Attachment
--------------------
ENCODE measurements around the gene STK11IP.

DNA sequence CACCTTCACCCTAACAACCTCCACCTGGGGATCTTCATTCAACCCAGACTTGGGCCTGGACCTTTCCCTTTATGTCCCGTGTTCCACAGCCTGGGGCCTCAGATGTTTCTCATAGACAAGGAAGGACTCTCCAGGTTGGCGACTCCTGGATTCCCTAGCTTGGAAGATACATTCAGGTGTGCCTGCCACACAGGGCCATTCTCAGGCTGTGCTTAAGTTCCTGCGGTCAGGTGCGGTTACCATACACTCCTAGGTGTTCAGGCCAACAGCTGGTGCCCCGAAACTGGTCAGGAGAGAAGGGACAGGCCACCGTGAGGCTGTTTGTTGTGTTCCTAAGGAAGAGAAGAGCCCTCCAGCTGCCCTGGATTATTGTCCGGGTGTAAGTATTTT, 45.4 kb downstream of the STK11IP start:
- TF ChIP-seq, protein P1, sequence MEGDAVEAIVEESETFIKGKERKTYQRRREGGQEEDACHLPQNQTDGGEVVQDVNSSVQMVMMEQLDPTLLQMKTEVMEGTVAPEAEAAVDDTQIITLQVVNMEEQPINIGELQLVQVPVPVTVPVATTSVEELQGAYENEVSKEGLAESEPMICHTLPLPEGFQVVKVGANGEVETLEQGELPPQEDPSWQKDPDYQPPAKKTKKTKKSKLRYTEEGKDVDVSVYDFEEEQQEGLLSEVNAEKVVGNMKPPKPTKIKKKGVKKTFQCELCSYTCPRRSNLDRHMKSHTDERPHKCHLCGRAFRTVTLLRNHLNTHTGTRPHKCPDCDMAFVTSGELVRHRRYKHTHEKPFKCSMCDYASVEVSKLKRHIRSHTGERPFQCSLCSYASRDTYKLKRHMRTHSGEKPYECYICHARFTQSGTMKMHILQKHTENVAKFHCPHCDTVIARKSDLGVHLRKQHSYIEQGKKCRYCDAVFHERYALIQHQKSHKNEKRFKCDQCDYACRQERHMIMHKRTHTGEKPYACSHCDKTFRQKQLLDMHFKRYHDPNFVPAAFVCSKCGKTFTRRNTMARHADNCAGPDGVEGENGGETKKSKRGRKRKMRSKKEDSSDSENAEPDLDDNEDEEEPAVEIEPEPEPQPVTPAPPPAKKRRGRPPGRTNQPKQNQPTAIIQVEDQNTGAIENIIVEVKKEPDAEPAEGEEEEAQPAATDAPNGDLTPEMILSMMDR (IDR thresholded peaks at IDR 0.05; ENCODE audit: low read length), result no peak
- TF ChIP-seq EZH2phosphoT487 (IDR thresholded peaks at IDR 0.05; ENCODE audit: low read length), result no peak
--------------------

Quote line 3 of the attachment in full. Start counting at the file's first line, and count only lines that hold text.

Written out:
- TF ChIP-seq, protein P1, sequence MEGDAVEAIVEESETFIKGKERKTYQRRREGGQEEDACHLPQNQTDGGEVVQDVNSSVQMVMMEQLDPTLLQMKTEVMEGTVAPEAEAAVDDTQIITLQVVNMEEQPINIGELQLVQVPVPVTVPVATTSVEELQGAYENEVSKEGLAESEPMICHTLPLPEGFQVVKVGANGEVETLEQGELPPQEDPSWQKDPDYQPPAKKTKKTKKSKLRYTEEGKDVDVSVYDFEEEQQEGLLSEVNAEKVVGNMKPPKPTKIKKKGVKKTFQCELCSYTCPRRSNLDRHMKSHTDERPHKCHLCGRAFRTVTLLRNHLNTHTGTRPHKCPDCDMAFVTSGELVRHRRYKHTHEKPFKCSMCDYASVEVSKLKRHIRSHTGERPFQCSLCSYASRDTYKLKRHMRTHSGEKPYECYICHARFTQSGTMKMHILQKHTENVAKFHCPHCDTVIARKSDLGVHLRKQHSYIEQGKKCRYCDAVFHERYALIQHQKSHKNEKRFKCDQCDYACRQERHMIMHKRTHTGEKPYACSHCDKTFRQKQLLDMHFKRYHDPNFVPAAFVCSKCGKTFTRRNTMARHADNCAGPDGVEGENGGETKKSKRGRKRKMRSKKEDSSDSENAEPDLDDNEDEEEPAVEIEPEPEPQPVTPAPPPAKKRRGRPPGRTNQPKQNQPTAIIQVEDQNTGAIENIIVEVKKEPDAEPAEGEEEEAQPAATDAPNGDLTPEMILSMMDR (IDR thresholded peaks at IDR 0.05; ENCODE audit: low read length), result no peak